In Hamburg, by contrast, the transhipment sector, or container throughput between ocean-going and feeder vessels, was especially affected by the corona crisis with a decline of 10.8 per cent to 772,000 TEU. Seaport-hinterland container services by rail, truck and inland waterway craft proved more stable in the first quarter, volume being just four percent lower at 1.4 million TEU.

Of such significance for the Port of Hamburg, railborne freight transport, down 4.3 percent at 11.9 million tons, or 4.6 percent at 663,000 TEU, on the first quarter of 2019, was still at a considerably higher level than the 612,000 TEU for I/2018.

“In recent weeks the Port of Hamburg’s superb hinterland connection has played a major part in ensuring that even in difficult times its effectiveness has remained unimpaired,” said Jens Meier, CEO of HPA. “Despite temporarily lower container volumes caused by the corona crisis, in the first quarter the Port Railway was able to report stable utilization and indeed even to improve on the 2018 level. That was by no means to be taken for granted, but is the result of systematically boosting efficiency and continuously expanding the Hamburg Port Railway.”

First-quarter throughput of bulk cargoes was 11.9 percent lower at 9.4 million tons. In this throughput segment, exports performed well, being 11.9 percent higher at 2.7 million tons. The trend was sustained by notable increases in exports of grain, up 177.2 percent at 694,000 tons, and of fertilizers, 8.1 percent higher at 638,000 tons.

For the next few months, Axel Mattern assumes that the Port of Hamburg must initially adapt to a continuation of blank sailings and falling total throughput. “From June, it is entirely possible that with a gradual pick-up in the economy in China and Europe, we shall be seeing an increase in sailings and rising volumes on port throughput and seaport-hinterland services,” asserted a confident Mattern.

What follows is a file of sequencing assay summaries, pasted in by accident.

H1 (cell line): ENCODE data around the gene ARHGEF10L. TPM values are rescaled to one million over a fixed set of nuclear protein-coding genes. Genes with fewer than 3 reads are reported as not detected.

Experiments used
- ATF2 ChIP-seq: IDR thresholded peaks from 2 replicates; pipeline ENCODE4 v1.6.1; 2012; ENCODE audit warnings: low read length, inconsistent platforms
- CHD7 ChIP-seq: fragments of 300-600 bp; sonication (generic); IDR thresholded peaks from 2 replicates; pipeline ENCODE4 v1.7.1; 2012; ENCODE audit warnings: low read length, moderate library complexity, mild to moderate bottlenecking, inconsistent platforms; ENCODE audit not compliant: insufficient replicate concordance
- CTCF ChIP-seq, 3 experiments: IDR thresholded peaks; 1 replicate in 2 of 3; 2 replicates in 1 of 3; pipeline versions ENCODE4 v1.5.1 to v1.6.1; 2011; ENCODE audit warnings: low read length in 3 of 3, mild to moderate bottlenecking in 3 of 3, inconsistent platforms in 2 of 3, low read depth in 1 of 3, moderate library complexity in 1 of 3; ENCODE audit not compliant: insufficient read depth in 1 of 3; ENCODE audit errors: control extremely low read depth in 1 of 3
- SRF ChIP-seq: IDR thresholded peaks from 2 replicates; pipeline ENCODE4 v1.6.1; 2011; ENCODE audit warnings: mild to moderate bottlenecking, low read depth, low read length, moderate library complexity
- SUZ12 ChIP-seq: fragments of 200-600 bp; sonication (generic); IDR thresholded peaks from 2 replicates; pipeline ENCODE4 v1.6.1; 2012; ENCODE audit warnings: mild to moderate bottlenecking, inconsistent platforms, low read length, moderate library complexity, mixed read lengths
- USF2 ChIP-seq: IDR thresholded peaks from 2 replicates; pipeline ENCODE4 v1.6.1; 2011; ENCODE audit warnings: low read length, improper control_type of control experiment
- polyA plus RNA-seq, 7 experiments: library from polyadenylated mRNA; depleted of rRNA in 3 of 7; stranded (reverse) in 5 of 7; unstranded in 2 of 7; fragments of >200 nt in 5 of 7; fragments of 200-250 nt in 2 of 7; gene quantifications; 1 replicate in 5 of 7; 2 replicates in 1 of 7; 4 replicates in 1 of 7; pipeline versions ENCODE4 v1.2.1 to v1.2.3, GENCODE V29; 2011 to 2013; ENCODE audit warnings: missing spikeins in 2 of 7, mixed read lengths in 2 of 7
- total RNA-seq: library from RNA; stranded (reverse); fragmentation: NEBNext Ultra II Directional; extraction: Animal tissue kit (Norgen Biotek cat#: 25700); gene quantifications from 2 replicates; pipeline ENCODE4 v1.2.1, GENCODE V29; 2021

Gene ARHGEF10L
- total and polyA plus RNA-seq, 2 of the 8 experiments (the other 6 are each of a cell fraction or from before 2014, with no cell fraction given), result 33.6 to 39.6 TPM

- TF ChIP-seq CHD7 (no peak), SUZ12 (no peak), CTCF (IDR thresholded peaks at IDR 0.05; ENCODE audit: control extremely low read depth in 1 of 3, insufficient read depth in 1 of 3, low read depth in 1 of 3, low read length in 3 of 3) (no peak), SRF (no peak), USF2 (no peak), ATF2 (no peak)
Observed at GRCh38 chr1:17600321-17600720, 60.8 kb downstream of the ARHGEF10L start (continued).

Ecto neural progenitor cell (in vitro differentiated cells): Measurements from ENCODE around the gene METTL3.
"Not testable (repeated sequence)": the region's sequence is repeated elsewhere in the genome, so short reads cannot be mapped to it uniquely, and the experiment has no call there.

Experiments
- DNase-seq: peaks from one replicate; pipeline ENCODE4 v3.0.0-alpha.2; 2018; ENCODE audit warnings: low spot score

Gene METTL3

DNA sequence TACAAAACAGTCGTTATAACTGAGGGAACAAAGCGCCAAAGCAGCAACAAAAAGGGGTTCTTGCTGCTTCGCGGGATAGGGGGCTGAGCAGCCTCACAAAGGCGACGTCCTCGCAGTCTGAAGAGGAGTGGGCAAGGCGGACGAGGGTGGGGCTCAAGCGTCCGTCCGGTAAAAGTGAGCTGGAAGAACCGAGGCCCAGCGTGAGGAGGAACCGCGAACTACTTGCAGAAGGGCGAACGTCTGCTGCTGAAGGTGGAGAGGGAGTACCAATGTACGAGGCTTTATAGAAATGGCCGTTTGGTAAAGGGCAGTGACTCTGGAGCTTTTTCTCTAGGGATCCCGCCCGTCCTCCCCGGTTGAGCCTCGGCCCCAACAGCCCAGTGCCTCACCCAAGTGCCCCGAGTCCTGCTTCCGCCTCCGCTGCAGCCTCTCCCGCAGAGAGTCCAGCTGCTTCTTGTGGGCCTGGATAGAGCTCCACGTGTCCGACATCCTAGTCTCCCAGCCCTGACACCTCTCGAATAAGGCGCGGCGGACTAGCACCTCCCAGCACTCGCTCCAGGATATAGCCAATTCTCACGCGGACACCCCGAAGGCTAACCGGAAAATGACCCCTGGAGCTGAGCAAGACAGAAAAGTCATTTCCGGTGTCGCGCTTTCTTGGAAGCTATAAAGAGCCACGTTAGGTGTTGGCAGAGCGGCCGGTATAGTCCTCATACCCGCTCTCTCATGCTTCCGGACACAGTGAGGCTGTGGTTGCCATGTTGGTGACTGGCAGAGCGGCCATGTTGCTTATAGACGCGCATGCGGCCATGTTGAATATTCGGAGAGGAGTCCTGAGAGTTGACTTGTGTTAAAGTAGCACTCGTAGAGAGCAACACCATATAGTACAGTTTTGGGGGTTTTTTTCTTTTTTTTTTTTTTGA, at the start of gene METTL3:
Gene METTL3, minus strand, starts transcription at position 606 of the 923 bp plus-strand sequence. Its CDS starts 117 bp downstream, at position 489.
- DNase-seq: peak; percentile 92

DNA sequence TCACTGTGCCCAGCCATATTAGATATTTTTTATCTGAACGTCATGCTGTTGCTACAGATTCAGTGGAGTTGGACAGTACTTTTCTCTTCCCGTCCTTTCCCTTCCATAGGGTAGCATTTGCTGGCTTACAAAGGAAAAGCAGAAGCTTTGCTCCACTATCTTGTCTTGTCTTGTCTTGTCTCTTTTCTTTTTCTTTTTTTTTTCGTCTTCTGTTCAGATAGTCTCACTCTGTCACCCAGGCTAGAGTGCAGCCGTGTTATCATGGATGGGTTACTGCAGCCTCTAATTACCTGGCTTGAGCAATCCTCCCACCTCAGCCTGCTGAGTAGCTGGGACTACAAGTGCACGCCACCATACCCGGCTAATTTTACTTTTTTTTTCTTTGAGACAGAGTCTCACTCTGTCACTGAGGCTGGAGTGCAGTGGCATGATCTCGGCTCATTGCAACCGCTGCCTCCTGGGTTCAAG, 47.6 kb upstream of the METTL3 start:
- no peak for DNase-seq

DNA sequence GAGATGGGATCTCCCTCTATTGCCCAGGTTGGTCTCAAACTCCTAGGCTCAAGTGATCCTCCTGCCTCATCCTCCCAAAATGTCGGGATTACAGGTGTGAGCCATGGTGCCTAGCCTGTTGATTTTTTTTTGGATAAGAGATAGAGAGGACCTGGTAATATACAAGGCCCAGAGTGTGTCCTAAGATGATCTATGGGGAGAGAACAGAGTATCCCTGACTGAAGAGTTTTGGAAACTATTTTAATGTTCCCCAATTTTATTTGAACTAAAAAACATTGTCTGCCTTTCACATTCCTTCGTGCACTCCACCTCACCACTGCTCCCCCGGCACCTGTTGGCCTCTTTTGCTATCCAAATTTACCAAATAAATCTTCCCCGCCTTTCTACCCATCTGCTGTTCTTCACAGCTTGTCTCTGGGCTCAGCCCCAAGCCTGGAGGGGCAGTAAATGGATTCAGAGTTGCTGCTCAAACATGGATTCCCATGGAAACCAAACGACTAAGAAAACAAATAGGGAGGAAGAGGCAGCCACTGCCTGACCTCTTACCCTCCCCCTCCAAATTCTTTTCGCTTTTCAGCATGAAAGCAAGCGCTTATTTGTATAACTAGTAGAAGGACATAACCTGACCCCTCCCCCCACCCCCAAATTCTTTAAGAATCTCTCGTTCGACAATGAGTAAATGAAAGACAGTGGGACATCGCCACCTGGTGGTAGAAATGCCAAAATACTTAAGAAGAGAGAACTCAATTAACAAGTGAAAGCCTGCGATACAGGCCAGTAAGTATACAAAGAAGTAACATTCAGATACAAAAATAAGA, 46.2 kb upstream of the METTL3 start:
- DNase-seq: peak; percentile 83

Continue Reading


Master Terminal by Navis now integrates into Navis smart ecosystem




Master Terminal by Navis now integrates into Navis smart ecosystem. Image: Navis
Listen to the story (FreightComms AudioPost)

Navis, a part of Cargotec Corporation, and the provider of operational technologies and services that unlock greater performance and efficiency for the world’s leading organizations across the shipping supply chain, announced today that its Master Terminal by Navis TOS for mixed cargo terminals, has been successfully integrated into the innovative Navis Smart architecture.

With this integration, Master Terminal customers will be able to take advantage of the Navis portfolio by accessing applications that can enhance their investment in Master Terminal. The first application to be integrated is OpsView, a business intelligence tool for tracking operational performance.

Integrating Master Terminal with Navis Smart is part of Navis’ strategy to ensure that customers have a path to get more from their existing terminal operating system while futureproofing their investment.

When general cargo terminals and container terminals are being run by the same operator, Navis Smart OpsView can provide a unified view of both types of operations, improving visibility and management of the entire business.

Due to the connected offerings from Navis Smart Suite, terminal operators are now able to access more data and insights, which are being leveraged by advanced technologies for better decision making.

The suite can be deployed in the cloud without the need for upgrades making it easier for terminal operators to get additional functionality to their teams more quickly, enabling them to increase efficiencies, lower costs and improve customer service.

“Master Terminal is a leading general cargo TOS, and now that it is part of the Navis portfolio, there are more ways to offer additional applications and functionality; and for multi-terminal operators, we can integrate and share data across general cargo and container sites for better operational visibility and productivity,” said Andy Barrons, Chief Strategy Officer at Navis. “This is another step towards the next generation of TOS which will be an important system supporting the integrated supply chain of the future.”

Continue Reading


Copyright © 2017-18 | FreightComms | Made with ♥ in Singapore